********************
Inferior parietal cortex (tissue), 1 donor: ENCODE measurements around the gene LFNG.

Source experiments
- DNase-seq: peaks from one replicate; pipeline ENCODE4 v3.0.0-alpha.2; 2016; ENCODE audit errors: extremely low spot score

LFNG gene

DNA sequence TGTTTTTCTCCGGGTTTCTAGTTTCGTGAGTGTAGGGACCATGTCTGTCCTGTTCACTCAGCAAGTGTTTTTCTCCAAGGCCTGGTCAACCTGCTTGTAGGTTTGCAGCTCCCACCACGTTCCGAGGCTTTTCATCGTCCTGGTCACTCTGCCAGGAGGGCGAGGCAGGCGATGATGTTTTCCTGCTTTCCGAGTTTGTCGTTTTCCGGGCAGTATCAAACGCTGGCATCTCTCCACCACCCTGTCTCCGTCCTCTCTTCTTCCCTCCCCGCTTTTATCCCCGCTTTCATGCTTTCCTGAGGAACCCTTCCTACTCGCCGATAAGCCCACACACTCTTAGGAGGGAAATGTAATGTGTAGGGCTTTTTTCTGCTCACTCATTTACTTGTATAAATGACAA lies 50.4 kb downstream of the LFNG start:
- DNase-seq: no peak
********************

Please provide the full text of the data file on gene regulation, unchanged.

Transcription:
Inferior parietal cortex (tissue), 1 donor: ENCODE measurements around the gene LFNG.

Source experiments
- DNase-seq: peaks from one replicate; pipeline ENCODE4 v3.0.0-alpha.2; 2016; ENCODE audit errors: extremely low spot score

LFNG gene

DNA sequence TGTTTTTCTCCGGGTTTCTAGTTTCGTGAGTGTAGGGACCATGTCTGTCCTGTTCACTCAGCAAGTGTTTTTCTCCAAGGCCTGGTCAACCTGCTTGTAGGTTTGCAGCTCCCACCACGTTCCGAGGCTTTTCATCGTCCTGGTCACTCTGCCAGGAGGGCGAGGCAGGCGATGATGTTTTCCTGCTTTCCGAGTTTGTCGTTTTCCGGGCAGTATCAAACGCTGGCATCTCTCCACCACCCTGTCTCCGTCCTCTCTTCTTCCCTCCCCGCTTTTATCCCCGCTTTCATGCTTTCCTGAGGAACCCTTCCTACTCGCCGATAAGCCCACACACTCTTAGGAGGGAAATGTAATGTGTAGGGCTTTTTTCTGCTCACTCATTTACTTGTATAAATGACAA lies 50.4 kb downstream of the LFNG start:
- DNase-seq: no peak